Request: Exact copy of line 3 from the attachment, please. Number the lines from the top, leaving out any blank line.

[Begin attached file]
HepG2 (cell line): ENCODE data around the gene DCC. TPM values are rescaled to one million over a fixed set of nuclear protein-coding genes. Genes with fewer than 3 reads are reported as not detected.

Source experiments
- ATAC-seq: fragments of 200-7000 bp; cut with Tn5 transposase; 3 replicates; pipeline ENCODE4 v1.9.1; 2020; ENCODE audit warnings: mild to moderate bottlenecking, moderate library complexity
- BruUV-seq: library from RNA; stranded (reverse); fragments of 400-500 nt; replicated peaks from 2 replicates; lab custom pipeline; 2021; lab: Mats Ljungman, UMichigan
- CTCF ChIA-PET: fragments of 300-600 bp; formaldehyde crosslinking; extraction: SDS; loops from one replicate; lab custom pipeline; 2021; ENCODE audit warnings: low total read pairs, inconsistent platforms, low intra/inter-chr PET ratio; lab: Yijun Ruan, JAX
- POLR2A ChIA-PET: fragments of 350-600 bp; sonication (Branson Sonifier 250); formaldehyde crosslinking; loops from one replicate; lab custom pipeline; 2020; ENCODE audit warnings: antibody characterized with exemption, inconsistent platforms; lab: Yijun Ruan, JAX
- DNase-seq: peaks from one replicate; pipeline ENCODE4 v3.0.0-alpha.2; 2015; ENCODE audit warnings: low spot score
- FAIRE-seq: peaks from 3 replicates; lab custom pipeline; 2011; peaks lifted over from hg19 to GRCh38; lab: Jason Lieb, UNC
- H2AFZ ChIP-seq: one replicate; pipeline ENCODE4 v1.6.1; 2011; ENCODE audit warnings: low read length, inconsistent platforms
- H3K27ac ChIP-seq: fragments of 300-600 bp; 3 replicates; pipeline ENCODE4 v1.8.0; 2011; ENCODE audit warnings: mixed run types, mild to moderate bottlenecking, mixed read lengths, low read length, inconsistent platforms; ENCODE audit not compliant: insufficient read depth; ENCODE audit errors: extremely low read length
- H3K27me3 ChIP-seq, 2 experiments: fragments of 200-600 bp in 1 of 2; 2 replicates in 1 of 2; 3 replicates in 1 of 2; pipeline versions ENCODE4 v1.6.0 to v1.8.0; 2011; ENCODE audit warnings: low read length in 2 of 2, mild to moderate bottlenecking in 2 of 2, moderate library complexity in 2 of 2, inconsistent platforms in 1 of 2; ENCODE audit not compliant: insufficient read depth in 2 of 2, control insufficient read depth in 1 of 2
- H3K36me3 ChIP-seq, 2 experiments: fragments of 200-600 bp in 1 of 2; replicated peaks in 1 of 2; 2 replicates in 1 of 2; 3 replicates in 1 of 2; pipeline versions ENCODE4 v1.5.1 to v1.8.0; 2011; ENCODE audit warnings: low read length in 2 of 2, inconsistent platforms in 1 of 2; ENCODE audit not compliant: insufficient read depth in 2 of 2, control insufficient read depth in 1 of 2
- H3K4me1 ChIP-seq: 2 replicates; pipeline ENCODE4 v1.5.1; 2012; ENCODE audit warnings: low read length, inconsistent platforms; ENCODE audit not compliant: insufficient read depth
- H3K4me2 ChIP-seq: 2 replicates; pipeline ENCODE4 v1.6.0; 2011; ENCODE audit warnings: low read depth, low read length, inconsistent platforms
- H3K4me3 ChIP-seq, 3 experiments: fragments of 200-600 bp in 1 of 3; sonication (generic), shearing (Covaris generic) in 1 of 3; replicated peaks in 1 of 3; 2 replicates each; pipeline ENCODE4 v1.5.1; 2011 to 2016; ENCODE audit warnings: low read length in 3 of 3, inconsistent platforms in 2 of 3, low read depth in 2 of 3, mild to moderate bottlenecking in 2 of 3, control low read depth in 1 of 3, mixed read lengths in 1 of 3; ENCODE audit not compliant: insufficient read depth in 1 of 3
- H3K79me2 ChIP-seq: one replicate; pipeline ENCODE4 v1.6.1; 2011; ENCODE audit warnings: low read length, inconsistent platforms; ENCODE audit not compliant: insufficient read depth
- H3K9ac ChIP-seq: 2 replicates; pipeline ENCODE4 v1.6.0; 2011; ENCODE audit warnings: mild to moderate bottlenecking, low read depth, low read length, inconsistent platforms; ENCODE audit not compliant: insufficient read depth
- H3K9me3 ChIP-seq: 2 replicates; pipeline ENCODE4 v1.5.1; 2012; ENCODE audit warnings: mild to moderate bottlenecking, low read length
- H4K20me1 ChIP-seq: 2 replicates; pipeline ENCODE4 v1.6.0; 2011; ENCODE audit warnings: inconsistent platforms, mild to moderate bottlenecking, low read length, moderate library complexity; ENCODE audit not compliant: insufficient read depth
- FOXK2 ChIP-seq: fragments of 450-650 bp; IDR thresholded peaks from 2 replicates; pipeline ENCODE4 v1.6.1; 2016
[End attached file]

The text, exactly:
- ATAC-seq: fragments of 200-7000 bp; cut with Tn5 transposase; 3 replicates; pipeline ENCODE4 v1.9.1; 2020; ENCODE audit warnings: mild to moderate bottlenecking, moderate library complexity